- Olatunde Edo (known as Tunde Edo) is a journalist who documents the growing power of women across the globe. He first gains recognition by posting one of the first videos of women using their power online.
- Tatiana Moskalev is the former first lady of Moldova. After killing her husband, she takes over the role of president and reconstitutes Moldova as a matriarchal country called Bessapara.
- Neil Adam Armon is the fictional author of The Power and a member of The Men's Writers Association. Neil reaches out to Naomi through letters to discuss her thoughts on his book. (The name is an anagram of Naomi Alderman).
The Power is Alderman's fourth novel and was influenced by her relationship with Canadian novelist Margaret Atwood. The mentorship was arranged through the Rolex mentorship program. In an interview with The Telegraph in 2012, Alderman explained the influence of Atwood's work on her as a novelist before the mentorship as, "I’d been to an Orthodox Jewish primary school where every morning the boys said, ‘Thank you God for not making me a woman.’ If you put that together with The Handmaid's Tale in your head, something will eventually go fizz! Boom!" In another interview for The Guardian regarding The Power, Alderman described being inspired by Atwood, saying, "The one thing Margaret directly suggested was the idea of a convent." Within the novel, the setting of the convent plays a crucial role during the development of the power of women.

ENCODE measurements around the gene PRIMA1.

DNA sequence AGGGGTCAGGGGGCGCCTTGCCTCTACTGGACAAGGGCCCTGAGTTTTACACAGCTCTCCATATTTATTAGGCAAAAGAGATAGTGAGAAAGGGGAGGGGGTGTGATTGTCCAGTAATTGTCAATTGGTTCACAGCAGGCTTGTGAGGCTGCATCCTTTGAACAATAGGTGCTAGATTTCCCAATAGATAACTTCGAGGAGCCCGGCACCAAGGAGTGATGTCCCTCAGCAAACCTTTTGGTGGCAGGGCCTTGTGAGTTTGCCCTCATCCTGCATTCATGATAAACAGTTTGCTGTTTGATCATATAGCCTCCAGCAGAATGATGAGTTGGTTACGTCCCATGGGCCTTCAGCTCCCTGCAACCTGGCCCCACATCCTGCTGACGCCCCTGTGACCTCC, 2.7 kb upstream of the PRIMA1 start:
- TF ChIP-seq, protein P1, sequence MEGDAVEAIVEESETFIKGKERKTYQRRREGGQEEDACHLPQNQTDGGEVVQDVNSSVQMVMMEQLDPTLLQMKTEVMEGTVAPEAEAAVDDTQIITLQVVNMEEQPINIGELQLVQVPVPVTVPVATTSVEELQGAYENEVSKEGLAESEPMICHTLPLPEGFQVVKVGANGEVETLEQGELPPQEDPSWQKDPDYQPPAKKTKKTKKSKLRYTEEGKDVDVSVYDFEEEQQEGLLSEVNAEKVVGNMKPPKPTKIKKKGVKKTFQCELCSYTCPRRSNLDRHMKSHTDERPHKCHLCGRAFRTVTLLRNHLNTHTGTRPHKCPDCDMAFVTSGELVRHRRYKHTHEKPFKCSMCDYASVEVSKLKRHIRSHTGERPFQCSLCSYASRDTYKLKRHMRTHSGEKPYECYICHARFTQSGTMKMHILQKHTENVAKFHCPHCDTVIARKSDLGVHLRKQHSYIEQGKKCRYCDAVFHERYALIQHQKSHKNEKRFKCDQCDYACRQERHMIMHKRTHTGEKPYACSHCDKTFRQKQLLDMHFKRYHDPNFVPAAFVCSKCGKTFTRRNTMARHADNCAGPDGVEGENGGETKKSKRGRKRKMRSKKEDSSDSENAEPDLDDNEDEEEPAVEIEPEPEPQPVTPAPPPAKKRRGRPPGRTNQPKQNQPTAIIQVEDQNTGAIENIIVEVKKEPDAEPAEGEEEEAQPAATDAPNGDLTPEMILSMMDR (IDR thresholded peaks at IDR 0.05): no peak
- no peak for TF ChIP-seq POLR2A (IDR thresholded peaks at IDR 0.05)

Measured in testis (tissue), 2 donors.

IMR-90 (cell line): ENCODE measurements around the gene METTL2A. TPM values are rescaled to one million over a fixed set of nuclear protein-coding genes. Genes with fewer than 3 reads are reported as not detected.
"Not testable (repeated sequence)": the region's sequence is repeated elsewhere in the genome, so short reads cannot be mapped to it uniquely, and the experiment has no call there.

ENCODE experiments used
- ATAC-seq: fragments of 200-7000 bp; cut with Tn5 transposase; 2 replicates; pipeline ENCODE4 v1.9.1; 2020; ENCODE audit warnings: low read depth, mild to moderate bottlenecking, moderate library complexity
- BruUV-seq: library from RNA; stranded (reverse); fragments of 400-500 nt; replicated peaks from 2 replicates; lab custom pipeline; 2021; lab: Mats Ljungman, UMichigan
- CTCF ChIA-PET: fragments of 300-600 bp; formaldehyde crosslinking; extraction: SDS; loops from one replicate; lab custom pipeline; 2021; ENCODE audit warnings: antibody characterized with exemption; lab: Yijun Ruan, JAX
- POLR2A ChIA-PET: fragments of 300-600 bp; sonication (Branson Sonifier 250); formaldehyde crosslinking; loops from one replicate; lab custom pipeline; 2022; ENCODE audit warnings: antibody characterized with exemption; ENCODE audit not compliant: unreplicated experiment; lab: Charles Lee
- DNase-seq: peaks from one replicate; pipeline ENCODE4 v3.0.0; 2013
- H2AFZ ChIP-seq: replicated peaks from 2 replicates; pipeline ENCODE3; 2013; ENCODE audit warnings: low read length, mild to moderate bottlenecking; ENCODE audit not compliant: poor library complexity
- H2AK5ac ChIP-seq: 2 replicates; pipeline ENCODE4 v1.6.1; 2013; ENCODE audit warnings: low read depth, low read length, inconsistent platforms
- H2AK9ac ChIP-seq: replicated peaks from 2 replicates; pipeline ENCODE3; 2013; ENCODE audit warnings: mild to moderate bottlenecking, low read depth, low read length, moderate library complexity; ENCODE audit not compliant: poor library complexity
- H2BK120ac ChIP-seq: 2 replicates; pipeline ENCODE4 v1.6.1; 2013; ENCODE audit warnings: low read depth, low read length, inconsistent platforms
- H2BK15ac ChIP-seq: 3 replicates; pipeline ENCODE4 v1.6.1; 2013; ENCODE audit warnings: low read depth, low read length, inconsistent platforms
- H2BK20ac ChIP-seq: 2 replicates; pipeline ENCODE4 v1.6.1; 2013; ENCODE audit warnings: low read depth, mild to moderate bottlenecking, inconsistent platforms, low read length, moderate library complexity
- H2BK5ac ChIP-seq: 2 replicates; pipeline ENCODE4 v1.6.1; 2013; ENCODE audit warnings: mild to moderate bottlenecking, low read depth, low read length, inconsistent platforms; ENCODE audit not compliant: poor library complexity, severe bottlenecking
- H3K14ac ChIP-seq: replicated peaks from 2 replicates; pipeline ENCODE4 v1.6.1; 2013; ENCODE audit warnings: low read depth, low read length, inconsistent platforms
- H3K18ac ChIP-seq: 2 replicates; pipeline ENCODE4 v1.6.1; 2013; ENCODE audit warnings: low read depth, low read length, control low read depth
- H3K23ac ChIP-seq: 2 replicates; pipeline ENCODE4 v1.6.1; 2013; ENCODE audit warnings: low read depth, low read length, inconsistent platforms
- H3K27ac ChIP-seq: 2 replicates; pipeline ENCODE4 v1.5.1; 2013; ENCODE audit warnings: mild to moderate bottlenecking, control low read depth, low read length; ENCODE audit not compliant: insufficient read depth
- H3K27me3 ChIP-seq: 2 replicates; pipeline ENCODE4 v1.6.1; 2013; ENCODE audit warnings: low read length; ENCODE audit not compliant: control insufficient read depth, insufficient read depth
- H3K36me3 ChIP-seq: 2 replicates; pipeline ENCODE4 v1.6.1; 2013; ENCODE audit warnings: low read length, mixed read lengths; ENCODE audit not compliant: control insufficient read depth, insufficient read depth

Literary significance and receptionEdit
The book, backed up by critics’ reviews and awards, was broadly regarded as significant work of literature. The Washington Post reviewer Ron Charles praised the novel as "one of those essential feminist works that terrifies and illuminates, enrages and encourages."